And it doesn't stop at software, hardware and computing, either.  But this conversation is on that topic, so I just absolutely had to blow that one out of the water.  Used to piss me off to no end, living in the middle of nowhere, and some smartass dumbass comes up and tries to show off and show them a "cheaper" way to do a business data backup (oh yeah, I put my pr0n files on a usb stick, so you should put your irreplaceable business data on one too using a simple unverified copy and paste!)  These days, the moment they get ubercheap or want to have their nephew's niece's daughter "do it on the cheap" I smile, suggest that if they feel tempted to do that, they should indeed do that, (since I'm loath to get competitive or aggressive when dear darlin' little freebie giver is introduced, at which point they get emotionally invested, and I'm not in it to pay to soothe other people's feelings) and suggest that I probably have some of the near freebie hardware they want in stock, though I would personally do it differently if that were my money up for grabs.  (Hey, I run a server or two with multiple RAID containers of undisclosed configurations (lets say more than 6 drives) on varied and sundry power backups and such.))

I figure when (not if) the data gets lost or bungled, they'll call me if they have need of my services later, and that I am in business to provide a service AND make money while doing so (since the government won't stop taxing me for what I supposedly OWN, the water services guys won't pump my water for free nor anything along those lines just because I'm a really swell guy and give away my services to everyone), and that if they need my services or have further questions, I won't hesitate to take their call.  I'll say this, we, who worked on F/OSS projects and did all sorts of nerdery and geekage for free, shot ourselves in our own dumb ass feet by doing it for fun.  We can blame our commie teachers in school, or we can just blame ourselves.  In the end, the truth is, we did it to ourselves.  And it will take generations of smart geeks refusing to do freebies to clear that mess up.  (Might swap services or favors with someone, but free or donated labor for no reason is professional suicide, and you don't only hurt yourself, you hurt others too.)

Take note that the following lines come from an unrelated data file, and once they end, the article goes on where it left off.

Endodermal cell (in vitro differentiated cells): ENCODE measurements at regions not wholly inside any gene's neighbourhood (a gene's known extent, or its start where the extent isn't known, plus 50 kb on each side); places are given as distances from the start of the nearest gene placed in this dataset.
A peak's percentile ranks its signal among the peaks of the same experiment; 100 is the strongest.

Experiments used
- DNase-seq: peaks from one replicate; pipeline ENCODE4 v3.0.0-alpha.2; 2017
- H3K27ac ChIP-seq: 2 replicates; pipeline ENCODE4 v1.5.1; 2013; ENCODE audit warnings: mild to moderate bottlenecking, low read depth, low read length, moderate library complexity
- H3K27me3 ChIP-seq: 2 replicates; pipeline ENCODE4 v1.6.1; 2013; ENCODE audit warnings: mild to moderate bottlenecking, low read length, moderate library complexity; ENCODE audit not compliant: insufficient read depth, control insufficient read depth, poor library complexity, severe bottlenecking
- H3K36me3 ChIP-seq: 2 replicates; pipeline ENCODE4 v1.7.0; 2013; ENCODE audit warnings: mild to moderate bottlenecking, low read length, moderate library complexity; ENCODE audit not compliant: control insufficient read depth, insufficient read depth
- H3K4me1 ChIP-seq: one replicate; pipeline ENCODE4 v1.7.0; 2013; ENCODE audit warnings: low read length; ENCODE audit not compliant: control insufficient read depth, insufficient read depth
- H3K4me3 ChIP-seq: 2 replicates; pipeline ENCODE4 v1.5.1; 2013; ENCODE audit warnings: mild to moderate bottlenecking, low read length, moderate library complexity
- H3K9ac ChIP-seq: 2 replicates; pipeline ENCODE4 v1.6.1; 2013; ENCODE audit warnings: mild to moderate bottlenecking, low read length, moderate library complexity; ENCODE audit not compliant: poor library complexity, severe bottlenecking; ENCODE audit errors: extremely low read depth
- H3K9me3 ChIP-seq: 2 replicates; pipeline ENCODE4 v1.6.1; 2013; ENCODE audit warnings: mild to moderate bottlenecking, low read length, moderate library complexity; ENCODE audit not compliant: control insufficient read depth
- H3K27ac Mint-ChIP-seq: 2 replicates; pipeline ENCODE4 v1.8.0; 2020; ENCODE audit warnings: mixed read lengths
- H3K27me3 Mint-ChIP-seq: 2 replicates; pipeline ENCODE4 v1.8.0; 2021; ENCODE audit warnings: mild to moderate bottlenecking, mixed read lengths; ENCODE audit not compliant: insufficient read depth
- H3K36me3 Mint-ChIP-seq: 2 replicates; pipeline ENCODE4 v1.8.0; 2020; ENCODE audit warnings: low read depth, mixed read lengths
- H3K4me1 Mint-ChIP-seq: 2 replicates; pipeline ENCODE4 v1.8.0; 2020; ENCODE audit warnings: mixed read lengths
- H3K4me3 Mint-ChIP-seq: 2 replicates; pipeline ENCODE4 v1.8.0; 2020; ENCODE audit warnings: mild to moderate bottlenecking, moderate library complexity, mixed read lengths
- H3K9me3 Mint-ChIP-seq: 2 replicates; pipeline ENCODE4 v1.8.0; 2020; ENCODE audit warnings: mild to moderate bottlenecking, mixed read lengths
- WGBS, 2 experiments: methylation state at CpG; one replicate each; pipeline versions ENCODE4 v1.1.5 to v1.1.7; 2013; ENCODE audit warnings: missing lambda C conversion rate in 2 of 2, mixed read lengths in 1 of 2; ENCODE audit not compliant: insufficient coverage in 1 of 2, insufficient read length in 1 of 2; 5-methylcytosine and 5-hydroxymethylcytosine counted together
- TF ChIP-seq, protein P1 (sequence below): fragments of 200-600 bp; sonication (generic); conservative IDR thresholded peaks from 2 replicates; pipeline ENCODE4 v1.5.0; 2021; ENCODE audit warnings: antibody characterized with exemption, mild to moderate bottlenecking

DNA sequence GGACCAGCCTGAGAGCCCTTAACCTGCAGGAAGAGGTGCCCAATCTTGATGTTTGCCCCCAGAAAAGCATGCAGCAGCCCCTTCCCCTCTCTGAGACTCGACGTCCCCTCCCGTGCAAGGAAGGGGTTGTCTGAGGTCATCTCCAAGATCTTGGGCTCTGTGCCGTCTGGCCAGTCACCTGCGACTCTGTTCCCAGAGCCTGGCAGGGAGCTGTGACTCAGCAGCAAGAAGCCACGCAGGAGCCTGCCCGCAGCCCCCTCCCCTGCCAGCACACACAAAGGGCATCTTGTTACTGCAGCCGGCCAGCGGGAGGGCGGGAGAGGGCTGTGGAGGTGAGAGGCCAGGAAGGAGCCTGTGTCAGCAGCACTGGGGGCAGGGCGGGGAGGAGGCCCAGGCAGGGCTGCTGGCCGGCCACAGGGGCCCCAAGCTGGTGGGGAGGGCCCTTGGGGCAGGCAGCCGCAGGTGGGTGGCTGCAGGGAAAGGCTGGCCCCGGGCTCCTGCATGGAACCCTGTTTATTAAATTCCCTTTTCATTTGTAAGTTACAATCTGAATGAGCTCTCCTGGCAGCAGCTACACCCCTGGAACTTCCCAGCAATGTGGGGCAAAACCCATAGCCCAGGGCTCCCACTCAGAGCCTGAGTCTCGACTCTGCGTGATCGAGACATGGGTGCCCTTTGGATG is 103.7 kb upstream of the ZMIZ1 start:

So in reality, that's why you pay excessive amounts of money for support contracts and that's why you pay a few hundred to a few thousand for an enterprise grade managed switch or router, rather than a cheap 20 dollar home router, and that is why you shop good manufacturers with proven track records, but still keep an eye out that they are still on top of the ball.  So that you can get updates, upgrades and maintenance to your firmware.  That is also why you hire a competent admin who stays on top of your configuration, logs and traffic, and actually calls your suppliers and suggests or requests updates or fixes.  This is why you pay 3000 a year for a Red Hat support contract, rather than use CentOS (assuming your company makes money enough to pay for it, otherwise you risk it and support yourself only.)  That's why you get an Ubuntu server install and pay for the support contract from Ubuntu.  That's why you pay Novell for Suse Enterprise Linux.  So you can call someone and ask for an update, or a fix, and so you can find someone that knows what they are doing and stands behind their product.